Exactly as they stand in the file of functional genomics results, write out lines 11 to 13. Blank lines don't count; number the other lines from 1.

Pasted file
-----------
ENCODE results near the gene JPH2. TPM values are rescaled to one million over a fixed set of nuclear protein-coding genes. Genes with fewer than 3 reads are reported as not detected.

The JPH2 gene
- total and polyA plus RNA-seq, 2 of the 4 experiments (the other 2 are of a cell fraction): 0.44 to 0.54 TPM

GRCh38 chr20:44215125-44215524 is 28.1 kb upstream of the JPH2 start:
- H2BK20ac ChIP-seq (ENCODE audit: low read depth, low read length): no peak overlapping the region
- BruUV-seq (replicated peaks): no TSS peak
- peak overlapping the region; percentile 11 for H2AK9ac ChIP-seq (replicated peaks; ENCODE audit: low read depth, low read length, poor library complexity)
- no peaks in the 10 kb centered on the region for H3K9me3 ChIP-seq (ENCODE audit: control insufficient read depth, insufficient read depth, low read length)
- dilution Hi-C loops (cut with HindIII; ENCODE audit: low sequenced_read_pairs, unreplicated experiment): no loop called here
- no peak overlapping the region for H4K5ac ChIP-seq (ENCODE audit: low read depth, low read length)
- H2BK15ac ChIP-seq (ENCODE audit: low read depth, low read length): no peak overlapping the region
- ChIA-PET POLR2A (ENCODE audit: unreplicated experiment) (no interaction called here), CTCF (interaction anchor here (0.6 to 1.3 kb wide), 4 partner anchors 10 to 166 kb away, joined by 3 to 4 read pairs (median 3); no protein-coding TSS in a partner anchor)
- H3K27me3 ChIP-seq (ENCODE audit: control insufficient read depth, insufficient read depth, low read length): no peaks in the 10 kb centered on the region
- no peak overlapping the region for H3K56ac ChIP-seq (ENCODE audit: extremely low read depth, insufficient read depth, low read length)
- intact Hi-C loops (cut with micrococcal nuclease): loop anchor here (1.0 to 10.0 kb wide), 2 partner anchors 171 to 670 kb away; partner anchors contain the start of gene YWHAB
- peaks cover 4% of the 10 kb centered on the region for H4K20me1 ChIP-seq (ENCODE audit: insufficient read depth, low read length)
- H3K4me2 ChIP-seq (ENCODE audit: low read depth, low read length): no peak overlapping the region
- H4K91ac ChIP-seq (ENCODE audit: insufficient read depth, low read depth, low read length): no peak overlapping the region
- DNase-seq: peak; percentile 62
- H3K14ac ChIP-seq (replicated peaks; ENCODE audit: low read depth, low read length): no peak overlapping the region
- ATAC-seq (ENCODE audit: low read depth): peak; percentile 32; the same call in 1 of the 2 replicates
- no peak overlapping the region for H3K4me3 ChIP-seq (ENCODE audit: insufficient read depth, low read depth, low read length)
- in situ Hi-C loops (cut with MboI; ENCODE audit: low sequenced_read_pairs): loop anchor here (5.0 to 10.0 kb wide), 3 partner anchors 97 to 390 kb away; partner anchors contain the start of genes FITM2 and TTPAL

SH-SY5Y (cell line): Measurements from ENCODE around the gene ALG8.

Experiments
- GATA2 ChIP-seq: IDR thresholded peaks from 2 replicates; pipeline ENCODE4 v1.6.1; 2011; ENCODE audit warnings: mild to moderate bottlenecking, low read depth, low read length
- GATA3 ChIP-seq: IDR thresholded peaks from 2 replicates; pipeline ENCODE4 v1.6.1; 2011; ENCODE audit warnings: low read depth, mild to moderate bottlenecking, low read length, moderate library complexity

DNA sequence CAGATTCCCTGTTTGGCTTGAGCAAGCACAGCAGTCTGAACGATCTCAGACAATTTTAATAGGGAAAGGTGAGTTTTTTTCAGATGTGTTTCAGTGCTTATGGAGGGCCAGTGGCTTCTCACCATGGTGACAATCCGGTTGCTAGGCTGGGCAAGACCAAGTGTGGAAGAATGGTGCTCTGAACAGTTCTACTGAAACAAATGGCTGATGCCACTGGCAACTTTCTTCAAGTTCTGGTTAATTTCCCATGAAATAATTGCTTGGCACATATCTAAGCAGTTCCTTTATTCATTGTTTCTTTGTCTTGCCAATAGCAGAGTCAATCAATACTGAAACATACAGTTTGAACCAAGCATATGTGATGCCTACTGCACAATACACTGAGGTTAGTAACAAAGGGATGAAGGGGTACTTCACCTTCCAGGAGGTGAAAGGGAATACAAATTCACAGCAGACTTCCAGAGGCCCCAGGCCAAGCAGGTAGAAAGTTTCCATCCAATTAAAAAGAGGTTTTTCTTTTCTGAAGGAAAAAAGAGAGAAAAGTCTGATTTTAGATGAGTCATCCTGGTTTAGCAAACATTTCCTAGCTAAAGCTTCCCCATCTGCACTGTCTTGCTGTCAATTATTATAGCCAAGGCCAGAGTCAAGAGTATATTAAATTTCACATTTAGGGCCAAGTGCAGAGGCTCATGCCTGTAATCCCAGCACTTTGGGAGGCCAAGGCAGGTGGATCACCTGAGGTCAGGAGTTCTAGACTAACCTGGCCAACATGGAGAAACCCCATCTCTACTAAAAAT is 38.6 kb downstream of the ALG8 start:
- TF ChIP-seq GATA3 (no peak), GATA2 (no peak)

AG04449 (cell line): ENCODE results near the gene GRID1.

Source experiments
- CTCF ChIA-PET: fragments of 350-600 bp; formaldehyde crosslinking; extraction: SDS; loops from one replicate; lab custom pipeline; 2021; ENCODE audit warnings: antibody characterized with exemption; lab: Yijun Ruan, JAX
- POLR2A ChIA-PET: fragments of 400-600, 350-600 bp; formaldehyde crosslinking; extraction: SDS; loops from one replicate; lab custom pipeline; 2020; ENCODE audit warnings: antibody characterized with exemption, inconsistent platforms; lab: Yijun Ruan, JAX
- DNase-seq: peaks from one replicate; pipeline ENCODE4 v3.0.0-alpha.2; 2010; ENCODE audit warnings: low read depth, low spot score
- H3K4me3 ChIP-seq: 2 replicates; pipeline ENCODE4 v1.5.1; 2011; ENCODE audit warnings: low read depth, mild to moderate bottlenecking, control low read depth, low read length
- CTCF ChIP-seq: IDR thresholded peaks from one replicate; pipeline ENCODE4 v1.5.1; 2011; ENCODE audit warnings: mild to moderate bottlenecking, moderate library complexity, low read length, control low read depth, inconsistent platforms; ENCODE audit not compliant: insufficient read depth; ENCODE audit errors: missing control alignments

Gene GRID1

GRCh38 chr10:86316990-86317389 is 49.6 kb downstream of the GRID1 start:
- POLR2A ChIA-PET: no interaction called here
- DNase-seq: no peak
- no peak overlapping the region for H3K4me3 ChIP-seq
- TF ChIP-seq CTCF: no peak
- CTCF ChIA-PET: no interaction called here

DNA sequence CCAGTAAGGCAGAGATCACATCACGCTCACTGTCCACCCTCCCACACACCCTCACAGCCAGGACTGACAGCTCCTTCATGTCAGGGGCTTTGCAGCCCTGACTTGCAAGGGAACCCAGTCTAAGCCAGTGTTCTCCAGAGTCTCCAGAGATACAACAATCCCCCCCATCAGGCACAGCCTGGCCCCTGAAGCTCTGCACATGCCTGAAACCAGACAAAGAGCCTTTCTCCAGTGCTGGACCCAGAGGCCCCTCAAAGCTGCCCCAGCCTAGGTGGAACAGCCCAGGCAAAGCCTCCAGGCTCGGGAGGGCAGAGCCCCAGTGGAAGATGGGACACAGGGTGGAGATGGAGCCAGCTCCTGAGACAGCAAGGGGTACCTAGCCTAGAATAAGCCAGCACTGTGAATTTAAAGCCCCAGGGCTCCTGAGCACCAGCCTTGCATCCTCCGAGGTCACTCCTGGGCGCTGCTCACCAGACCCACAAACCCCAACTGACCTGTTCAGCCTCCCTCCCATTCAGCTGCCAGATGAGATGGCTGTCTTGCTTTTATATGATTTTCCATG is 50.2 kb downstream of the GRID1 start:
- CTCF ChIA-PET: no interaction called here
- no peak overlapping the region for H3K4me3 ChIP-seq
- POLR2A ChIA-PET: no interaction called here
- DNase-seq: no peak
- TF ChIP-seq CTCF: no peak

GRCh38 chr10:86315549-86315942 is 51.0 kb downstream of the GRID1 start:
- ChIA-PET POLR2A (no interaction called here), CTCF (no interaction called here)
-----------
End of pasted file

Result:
- H2BK15ac ChIP-seq (ENCODE audit: low read depth, low read length): no peak overlapping the region
- ChIA-PET POLR2A (ENCODE audit: unreplicated experiment) (no interaction called here), CTCF (interaction anchor here (0.6 to 1.3 kb wide), 4 partner anchors 10 to 166 kb away, joined by 3 to 4 read pairs (median 3); no protein-coding TSS in a partner anchor)
- H3K27me3 ChIP-seq (ENCODE audit: control insufficient read depth, insufficient read depth, low read length): no peaks in the 10 kb centered on the region